You’ll find more information here about the best Roth IRA account to consider.
The actual rollover process offers you two options:
A Direct Rollover
Also called a trustee-to-trustee rollover, is the best way to do this. Your existing plan’s administrators will work with the trustees of the new plan to complete the transaction. Once the money rolls over, you get to work with the custodians of your Roth IRA account to make investment decisions.
An Indirect Rollover
This involves you withdrawing the money yourself, and having your employer withhold 20% of your balance. You’ll have 60 days to figure out the process.
Step 3. Make an Investment Decision
The Financial Industry Regulatory Authority (FINRA) offers some great tips on what to look out for when making sound rollover decisions. Before you start making investment decisions, it’s important to choose the right firm. Consider:
- Fees: Check out what each prospective brokerage charges in fees, including annual fees, trading commissions, market data access fees, inactivity fees, account transfer fees, and account closing fees. Also, make sure that you’re taking taxes into consideration. You’ll need to pay taxes on your rollover.
- A diversity of investments: Does the brokerage offer a wide range of investments, such as stocks, bonds, ETFs, low-cost mutual funds, options, foreign-exchange trading?
- User-friendly platform: If this is your first foray into online investing, you need a brokerage that offers a super-easy platform to navigate and use. Also, look for plenty of videos and investor-education tools.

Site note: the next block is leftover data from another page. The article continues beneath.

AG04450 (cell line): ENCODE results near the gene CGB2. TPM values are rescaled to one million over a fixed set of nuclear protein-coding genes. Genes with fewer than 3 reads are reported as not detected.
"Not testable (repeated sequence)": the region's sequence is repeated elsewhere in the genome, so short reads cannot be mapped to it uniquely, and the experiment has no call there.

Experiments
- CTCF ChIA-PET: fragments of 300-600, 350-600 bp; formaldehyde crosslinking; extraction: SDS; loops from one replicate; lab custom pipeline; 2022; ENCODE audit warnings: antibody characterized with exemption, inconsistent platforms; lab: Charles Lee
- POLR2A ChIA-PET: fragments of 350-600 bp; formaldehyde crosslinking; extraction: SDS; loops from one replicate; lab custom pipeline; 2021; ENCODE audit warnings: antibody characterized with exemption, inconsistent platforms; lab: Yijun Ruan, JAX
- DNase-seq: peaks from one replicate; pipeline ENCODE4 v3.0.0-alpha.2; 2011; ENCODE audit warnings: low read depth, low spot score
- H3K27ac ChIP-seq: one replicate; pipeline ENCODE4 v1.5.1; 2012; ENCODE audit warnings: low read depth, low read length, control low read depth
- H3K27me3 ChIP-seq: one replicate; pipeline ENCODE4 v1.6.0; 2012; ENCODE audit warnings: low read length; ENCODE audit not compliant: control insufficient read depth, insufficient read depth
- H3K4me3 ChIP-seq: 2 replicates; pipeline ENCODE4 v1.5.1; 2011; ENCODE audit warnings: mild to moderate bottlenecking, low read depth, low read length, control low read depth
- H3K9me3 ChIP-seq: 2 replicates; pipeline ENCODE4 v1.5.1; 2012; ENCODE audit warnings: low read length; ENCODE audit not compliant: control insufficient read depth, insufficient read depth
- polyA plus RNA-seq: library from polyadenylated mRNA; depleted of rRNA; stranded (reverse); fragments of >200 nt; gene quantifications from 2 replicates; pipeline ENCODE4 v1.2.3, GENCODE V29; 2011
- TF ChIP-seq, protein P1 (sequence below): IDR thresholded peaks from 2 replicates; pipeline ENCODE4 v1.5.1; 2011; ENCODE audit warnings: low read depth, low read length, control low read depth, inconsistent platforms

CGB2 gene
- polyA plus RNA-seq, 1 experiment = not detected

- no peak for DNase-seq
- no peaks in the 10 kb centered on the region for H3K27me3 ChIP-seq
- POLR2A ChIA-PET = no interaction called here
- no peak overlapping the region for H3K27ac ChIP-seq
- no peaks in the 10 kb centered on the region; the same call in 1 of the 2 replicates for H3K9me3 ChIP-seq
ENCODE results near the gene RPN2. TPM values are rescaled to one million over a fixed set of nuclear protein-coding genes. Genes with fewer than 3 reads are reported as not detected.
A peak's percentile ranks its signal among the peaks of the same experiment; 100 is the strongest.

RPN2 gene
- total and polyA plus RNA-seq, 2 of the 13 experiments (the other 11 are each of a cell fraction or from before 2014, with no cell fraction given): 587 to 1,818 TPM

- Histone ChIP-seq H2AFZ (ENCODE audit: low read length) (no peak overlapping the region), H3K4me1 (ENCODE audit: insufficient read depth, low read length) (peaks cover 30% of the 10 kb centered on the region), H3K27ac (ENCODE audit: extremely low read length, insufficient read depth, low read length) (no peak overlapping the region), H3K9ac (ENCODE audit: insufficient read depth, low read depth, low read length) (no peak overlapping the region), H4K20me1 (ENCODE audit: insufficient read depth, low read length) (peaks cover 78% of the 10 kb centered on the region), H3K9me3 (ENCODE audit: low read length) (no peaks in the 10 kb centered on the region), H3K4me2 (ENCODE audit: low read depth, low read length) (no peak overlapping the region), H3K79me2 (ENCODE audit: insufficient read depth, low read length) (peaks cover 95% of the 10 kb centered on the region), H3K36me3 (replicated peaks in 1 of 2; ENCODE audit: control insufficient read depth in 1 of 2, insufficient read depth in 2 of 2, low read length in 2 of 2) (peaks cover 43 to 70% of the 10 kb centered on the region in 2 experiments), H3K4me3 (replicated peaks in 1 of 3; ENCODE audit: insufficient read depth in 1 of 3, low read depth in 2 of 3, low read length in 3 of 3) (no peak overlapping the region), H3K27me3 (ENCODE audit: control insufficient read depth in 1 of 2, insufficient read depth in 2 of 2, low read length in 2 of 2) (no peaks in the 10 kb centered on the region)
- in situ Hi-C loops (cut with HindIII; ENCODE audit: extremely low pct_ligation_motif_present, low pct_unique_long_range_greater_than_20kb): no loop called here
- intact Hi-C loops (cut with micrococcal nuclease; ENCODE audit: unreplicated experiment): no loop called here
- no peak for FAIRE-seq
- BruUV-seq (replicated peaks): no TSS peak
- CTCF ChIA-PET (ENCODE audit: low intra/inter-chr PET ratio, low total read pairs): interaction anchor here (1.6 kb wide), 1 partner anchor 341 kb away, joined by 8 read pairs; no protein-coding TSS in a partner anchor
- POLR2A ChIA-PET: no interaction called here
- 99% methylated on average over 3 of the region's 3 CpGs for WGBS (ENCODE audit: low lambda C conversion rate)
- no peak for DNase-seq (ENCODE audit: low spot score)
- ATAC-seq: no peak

- Reporting and account management: Check out the type of reporting and account monitoring tools offered. It’s always a good idea to open a practice account first before committing your Roth IRA savings to a specific brokerage account.
- Online/telephone help: Check out the brokerages’ helpline and customer support policies. You don’t want to choose a broker that only provides support on weekdays from 9 a.m. to 5 p.m. and is off on weekends!
You have many choices to invest funds in your Roth IRA account, ranging from professionally-managed options to self-directed investments. Some of the Roth IRA brokerage account providers that meet (and even exceed) all these tests include TD Ameritrade, Ally Invest and E-Trade. You can find more information here on the best way to invest.
If you believe you could be in a lower tax bracket in retirement, it might make sense to roll over into a Traditional IRA. However, for individuals that expect to be in a higher tax bracket later, a 401(k) rollover into a Roth IRA is the best solution. The one option that you might want to stay away from, however, is a 401(k) cash-out.
Not only will that deprive you of a great tax-deferred retirement savings tool, but, if you are under age 59 ½, you will also receive an enormous tax bill to boot.